So in a sense, even though they're losing sight, can still "see" (
paradox
: "see with blinding sight" or
oxymoron
: "blinding sight")
Simile:
"Eyes... blaze like meteors" instead of blowing out like a candle mean they plan to go out with a bang
Stanza 6:
Father is on the verge of death "sad height"
Wants his father to cry passionately which is heartbreaking but means that his father is still alive
Doesn't want him to give into death but to rage and resist it
Form:
Villanelle which has 19 lines divided into 5 three-line stanzas and a sixth stanza with 4 lines
Because I could not stop for Death
by: Emily Dickinson

Because I could not stop for Death –
He kindly stopped for me –
The Carriage held but just Ourselves –
And Immortality.

We slowly drove – He knew no haste
And I had put away
My labor and my leisure too,
For His Civility –

We passed the School, where Children strove
At Recess – in the Ring –
We passed the Fields of Gazing Grain –
We passed the Setting Sun –

Or rather – He passed us –
The Dews drew quivering and chill –
For only Gossamer, my Gown –
My Tippet – only Tulle –

We paused before a House that seemed
A Swelling of the Ground –
The Roof was scarcely visible –
The Cornice – in the Ground –

Since then – 'tis Centuries – and yet
Feels shorter than the Day
I first surmised the Horses' Heads
Were toward Eternity –
Stanza 2:
Saying that there was
“no haste”
could mean that death has a
natural pace
and doesn’t just claim lives unjustly, or not in due timing
Due to the fact that death isn’t rushed, the speaker decides to
give up worry and work
because of his civil decision to claim lives at the correct timing
Stanza 5:
This
pause
signifies the last stop on the journey through life, and the swelling of the ground will be her burial site
Another sign that this is her burial is that the
“Cornice”,
the tip of a roof, is in the ground, so is the rest of the house, her final resting place.
Stanza 4:
Symbol
of the rapidly approaching fate, suggesting that when the warmth of life passes one is left in the midst of a cold dark state
A “Gossamer” and “Tippet” are a thin gown and shawl which are
metaphors
for the little protection one has against Death
Stanza 3:
While they pass the fields, there is a
personification
of the grain by describing it as “gazing”, or staring at the carriage as it goes by, showing the speaker that this situation is important
The setting sun is a
metaphor
for the end of the speaker’s life, and how soon it will approach, yet the
anaphora
of “we passed” throughout may be a reminder of how slow the carriage moves and makes the speaker reflect on the life around her
Stanza 6:
this whole situation happened centuries ago, however the time has passed so quickly, and the
memory is significant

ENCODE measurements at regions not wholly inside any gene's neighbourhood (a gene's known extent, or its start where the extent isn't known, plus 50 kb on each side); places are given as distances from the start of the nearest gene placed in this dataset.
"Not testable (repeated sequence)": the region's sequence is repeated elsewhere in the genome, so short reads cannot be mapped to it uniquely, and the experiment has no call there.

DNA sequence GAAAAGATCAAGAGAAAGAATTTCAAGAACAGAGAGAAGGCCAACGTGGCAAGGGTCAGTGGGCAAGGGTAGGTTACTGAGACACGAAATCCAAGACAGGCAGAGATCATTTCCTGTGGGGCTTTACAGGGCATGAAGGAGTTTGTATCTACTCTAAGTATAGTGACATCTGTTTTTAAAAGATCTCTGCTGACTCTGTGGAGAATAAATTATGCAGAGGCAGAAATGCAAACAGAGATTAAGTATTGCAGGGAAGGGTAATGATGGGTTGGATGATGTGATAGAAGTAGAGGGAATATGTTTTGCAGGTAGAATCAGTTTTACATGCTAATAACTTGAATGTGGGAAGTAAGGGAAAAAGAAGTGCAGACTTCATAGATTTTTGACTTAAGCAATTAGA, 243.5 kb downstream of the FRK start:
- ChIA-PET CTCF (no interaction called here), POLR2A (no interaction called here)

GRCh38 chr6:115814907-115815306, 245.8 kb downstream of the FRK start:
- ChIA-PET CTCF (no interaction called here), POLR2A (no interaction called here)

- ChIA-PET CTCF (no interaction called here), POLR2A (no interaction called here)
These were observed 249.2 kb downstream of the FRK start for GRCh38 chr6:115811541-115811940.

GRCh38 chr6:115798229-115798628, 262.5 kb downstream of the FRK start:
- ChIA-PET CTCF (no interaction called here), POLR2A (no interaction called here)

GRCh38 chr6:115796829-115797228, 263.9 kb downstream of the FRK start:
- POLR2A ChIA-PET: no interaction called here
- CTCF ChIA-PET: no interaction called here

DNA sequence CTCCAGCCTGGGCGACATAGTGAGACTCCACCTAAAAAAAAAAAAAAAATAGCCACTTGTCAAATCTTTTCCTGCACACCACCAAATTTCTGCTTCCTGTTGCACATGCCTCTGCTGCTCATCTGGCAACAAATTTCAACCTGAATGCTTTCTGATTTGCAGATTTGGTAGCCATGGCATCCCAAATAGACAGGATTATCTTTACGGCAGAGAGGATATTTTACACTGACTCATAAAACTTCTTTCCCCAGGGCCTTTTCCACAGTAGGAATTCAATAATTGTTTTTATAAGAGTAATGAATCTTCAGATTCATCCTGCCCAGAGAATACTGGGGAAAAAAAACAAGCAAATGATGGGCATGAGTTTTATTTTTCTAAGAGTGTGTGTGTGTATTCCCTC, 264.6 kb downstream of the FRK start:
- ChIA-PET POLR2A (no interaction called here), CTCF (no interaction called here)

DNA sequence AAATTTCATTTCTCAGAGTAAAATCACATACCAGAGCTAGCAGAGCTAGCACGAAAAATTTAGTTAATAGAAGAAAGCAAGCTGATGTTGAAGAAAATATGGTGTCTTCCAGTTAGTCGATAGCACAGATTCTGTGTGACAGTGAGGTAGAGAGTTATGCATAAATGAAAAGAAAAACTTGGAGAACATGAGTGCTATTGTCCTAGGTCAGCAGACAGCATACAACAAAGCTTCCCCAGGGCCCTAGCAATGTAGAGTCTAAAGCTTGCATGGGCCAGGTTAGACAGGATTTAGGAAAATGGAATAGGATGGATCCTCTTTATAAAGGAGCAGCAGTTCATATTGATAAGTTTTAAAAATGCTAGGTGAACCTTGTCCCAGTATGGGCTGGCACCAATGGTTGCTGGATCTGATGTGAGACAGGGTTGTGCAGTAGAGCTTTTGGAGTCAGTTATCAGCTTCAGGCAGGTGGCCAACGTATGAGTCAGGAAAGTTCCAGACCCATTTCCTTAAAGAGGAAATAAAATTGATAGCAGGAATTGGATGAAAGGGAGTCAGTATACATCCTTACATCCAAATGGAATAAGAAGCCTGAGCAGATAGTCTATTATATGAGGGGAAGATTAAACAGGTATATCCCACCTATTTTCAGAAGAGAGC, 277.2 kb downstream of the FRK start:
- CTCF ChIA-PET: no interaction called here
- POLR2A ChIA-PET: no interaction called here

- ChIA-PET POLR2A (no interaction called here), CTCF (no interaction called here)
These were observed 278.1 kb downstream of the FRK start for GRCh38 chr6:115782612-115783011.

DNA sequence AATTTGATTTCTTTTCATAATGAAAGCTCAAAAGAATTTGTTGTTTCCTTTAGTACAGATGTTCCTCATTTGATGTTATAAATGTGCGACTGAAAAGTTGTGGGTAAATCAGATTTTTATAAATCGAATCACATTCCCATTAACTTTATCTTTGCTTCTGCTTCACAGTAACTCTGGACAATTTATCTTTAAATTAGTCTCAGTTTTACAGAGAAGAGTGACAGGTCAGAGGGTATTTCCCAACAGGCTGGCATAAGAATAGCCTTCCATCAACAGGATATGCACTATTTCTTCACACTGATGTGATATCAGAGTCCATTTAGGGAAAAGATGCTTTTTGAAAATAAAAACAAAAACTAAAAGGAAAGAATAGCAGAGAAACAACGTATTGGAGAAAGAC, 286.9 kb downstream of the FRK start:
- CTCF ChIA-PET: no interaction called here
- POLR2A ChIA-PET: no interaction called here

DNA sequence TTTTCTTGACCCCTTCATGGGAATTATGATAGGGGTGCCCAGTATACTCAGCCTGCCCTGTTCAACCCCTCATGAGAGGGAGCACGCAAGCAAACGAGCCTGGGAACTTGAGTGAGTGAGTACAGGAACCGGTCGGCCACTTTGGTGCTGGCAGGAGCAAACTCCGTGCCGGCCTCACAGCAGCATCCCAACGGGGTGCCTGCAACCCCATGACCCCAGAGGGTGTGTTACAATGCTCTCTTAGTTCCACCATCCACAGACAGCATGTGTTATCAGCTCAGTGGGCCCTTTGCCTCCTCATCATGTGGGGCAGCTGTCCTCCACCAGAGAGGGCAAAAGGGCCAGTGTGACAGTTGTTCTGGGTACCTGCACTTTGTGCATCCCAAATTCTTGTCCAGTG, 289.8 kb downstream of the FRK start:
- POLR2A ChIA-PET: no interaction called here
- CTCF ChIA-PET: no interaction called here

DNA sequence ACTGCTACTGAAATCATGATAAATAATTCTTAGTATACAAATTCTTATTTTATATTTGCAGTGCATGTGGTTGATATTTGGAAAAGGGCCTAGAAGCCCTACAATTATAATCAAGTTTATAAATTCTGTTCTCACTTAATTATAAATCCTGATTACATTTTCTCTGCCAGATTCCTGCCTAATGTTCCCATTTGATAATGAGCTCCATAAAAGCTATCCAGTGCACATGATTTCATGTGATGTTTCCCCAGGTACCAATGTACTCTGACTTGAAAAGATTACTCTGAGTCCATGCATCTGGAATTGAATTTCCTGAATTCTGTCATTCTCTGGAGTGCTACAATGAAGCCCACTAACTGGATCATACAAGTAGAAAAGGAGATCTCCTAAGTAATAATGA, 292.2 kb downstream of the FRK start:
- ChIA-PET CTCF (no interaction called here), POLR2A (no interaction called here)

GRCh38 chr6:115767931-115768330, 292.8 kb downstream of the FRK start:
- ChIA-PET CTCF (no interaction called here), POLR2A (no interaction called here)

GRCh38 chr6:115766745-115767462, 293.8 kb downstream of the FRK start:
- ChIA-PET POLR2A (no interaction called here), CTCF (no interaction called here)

to the speaker still
ending on this image makes the whole idea of the poem clear,
the afterlife
the horses are physically pointing in the direction of
“eternity”
so this clarifies the theme

Summary/ Poetry Analysis
Because I could not stop for Death
by: Emily Dickinson

Because I could not stop for Death –
He kindly stopped for me –
The Carriage held but just Ourselves –
And Immortality.

We slowly drove – He knew no haste
And I had put away
My labor and my leisure too,
For His Civility –

We passed the School, where Children strove
At Recess – in the Ring –
We passed the Fields of Gazing Grain –
We passed the Setting Sun –

Or rather – He passed us –
The Dews drew quivering and chill –
For only Gossamer, my Gown –
My Tippet – only Tulle –

We paused before a House that seemed
A Swelling of the Ground –
The Roof was scarcely visible –
The Cornice – in the Ground –

Since then – 'tis Centuries – and yet
Feels shorter than the Day
I first surmised the Horses' Heads
Were toward Eternity –
References:
"Dylan Thomas." Poets.org. Academy of American Poets. Web. 15 Mar. 2015.
"World History Timeline: 1801 - 1850." History. Web. 15 Mar. 2015.
Shmoop Editorial Team. "Do Not Go Gentle into That Good Night Summary." Shmoop.com. Shmoop University, Inc., 11 Nov. 2008. Web. 15 Mar. 2015.
Cummings, Michael. "Because I Could Not Stop for Death." Cummingsstudyguides.net. 1 Jan. 2003. Web. 14 Mar. 2015.
Shmoop Editorial Team. "Because I could not stop for Death Summary." Shmoop.com. Shmoop University, Inc., 11 Nov. 2008. Web. 15 Mar. 2015.
"Dylan Thomas Reads "Do Not Go Gentle Into That Good Night"" YouTube. YouTube. Web. 15 Mar. 2015.
"Because I Could Not Stop for Death by Emily Dickinson (read by Tom O'Bedlam)." YouTube. YouTube. Web. 15 Mar. 2015.
Significance:
Fun Fact
Interstellar

(2014) features the poem
Storyline:
Earth faces drought and famine and humankind is facing extinction so explorers search for another planet that may sustain life,
fighting for the survival of the human race
Similar theme:
Main characters believe in remaining strong and struggling against all odds even though the end draws near
Full transcript